Consider these questions: Would the jailer have rejoiced if he thought his salvation still depended upon his persevering in good works, or if he believed his salvation could be lost if he failed to persevere? Would the jailer have rejoiced if he was ignorant or unsure of the fact that his salvation was forever, that it was guaranteed, and that it could never be lost? Human beings do not rejoice over uncertain victories or unknown gifts. The jailer must have understood and believed that the salvation he received was forever guaranteed, irrevocable, and eternally secure. Otherwise, there was no reason for him to rejoice.
Like Leon Lett and his touchdown celebration, the jailer began to celebrate and rejoice over his salvation. They both celebrated because they were certain of what they believed they would receive–for Lett, a touchdown, and for the jailer, a salvation that could never be lost. Neither had doubts about what they were going to receive, so they both began to rejoice and celebrate. Unfortunately, in Lett’s case, the celebration was premature because his belief in a certain touchdown proved erroneous.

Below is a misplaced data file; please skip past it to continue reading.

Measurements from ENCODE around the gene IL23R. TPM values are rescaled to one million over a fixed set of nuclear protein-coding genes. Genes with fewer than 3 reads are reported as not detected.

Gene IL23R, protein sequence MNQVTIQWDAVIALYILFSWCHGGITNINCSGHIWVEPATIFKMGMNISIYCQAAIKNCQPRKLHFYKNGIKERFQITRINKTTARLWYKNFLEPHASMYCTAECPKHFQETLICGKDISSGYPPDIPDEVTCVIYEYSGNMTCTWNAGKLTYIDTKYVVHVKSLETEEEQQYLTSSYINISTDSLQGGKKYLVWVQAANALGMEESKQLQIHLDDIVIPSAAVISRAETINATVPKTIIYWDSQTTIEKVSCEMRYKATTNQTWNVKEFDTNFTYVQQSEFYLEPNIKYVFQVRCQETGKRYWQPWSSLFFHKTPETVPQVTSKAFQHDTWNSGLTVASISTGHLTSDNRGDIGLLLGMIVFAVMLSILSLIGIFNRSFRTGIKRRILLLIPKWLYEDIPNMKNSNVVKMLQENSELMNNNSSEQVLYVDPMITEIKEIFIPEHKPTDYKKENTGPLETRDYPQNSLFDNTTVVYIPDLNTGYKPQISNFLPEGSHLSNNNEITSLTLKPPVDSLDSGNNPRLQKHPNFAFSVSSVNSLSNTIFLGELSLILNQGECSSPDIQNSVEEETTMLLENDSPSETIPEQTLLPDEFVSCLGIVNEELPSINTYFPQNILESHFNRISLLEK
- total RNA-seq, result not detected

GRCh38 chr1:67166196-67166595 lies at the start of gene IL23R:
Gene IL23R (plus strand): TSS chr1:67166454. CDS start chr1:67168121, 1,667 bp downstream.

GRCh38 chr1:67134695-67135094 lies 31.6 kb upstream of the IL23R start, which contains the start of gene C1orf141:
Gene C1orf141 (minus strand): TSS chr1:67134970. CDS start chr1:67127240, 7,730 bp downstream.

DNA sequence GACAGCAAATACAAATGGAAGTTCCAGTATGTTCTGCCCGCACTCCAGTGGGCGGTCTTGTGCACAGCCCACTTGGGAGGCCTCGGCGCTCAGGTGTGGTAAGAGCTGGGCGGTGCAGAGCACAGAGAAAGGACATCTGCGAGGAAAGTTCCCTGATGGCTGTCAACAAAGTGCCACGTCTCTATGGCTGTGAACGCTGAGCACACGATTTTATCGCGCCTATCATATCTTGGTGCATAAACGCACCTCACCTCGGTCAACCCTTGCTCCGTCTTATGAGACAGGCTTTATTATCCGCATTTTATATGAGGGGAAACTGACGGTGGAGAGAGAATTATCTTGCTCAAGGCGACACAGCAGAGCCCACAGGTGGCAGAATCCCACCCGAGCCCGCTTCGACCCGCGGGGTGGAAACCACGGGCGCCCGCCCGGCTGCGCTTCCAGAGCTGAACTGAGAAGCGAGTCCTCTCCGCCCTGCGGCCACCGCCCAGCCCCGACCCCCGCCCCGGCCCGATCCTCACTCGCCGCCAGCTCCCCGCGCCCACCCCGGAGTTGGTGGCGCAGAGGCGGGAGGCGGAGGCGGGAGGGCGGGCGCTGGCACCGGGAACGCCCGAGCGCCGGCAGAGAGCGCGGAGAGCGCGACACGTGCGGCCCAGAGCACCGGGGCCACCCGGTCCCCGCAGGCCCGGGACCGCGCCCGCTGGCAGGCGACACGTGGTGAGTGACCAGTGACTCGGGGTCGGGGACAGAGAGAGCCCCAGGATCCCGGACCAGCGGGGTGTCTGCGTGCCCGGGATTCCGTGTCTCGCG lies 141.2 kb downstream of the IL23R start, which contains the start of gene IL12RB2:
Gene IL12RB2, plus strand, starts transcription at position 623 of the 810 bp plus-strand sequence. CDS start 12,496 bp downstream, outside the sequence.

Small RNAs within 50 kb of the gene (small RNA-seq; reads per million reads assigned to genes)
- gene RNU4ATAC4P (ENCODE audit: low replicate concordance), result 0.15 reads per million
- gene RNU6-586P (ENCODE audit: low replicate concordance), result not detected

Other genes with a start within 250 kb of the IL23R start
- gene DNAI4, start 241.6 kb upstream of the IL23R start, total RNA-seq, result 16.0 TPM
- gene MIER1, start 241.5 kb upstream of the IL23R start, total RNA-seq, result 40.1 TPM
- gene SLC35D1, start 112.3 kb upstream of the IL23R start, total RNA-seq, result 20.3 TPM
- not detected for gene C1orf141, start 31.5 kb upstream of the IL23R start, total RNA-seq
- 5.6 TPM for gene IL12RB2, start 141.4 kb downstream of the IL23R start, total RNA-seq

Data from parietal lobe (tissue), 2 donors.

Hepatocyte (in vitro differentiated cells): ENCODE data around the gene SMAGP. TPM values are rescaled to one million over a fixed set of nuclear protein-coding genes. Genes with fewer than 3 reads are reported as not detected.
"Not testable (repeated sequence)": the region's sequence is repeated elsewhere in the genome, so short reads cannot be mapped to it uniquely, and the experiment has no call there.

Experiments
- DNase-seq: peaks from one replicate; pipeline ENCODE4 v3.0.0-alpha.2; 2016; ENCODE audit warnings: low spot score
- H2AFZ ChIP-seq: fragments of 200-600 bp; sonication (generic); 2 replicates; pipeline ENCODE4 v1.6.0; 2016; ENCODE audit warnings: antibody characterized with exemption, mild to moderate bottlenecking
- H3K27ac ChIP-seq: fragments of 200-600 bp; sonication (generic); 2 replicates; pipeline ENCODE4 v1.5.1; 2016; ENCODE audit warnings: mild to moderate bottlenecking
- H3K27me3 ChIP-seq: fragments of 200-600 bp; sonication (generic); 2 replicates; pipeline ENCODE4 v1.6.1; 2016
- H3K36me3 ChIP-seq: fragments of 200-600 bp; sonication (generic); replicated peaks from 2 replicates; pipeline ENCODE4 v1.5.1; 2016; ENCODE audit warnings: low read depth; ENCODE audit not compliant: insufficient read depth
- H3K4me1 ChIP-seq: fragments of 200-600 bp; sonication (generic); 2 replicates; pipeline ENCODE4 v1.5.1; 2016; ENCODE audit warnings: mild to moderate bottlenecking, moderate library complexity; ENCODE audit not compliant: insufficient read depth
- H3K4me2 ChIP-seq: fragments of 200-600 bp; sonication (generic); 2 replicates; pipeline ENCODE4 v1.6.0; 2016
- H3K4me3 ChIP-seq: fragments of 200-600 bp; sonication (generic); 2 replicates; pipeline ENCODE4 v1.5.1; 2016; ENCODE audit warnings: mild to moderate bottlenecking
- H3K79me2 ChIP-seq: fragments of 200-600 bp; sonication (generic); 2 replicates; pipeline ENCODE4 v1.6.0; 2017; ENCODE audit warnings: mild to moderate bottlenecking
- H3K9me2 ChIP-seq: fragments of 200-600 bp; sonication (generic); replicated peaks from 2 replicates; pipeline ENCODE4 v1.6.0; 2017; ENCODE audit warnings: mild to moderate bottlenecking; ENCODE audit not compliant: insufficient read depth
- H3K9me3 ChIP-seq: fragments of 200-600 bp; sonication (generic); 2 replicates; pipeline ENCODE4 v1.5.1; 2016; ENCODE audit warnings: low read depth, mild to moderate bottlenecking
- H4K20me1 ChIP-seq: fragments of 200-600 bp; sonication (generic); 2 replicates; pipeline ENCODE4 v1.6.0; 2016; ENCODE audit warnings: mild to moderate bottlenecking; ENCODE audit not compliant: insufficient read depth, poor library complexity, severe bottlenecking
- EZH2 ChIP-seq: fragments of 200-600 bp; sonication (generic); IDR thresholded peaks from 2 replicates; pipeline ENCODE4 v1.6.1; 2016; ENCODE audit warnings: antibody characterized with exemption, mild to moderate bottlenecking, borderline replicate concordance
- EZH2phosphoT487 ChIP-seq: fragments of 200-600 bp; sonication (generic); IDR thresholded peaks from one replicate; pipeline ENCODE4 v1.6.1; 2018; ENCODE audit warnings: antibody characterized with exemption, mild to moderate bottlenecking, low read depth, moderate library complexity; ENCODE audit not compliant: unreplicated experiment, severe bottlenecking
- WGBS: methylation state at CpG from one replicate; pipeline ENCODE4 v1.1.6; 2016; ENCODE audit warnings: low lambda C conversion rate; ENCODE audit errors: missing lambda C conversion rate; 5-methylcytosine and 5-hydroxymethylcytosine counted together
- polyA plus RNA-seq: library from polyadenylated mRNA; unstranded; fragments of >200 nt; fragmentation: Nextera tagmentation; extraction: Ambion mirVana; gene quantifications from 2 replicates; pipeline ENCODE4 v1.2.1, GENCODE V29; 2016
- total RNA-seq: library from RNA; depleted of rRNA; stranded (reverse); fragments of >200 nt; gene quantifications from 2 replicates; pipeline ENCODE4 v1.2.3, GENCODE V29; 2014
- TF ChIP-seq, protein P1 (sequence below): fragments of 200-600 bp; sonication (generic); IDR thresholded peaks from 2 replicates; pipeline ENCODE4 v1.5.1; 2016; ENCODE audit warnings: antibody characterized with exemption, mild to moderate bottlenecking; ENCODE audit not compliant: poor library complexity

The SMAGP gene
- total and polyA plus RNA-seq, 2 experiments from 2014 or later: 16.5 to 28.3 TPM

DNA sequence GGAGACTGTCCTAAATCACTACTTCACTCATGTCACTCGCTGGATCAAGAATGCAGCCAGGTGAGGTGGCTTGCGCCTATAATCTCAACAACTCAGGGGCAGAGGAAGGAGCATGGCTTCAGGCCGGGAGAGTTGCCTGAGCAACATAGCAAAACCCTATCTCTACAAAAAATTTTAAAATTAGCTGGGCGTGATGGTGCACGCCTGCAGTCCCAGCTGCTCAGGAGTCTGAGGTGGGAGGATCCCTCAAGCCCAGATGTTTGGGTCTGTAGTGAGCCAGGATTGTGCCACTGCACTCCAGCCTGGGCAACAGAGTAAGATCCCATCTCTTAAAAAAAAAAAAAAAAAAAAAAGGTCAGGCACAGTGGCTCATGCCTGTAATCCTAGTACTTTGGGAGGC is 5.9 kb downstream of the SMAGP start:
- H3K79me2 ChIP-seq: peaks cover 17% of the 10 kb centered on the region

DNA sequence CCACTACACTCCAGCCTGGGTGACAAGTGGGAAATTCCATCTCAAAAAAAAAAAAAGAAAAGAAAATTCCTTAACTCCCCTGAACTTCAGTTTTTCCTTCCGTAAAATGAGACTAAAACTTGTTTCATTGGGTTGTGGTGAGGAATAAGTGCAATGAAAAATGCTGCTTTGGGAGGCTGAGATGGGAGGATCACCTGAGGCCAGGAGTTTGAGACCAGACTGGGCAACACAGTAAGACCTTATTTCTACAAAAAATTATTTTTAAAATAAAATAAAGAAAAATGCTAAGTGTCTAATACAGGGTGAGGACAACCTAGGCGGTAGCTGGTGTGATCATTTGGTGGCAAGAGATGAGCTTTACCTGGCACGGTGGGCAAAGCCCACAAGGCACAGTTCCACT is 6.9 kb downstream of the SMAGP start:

Thankfully, in the jailer’s case and for all of us who have believed in Jesus for an irrevocable and eternally secure salvation, our rejoicing and celebrating are not premature and are not based on a falsehood. God’s Word promises only one kind of salvation–a salvation that can never be lost and that is eternally secure. A person who does not know or believe that his salvation is eternally secure does not believe what Paul and Silas told the jailer. That person is not believing what God means by saved in Acts 16:31.
Paul and Silas communicated to the jailer an eternally secure salvation. That is why the jailer rejoiced. We must give the answer Paul and Silas gave to the question, “What must I do to be saved?” Salvation is guaranteed and eternally secure. Many will, like the jailer, rejoice when they believe on the Lord Jesus Christ for salvation.
Mike Lii is a finance attorney. He and his wife, Letitia, a member of the GES board, and their son, Payton, live in Dallas and serve at several Free Grace churches. Mike and Letitia also run the Zane Hodges Library online (zanehodges.org).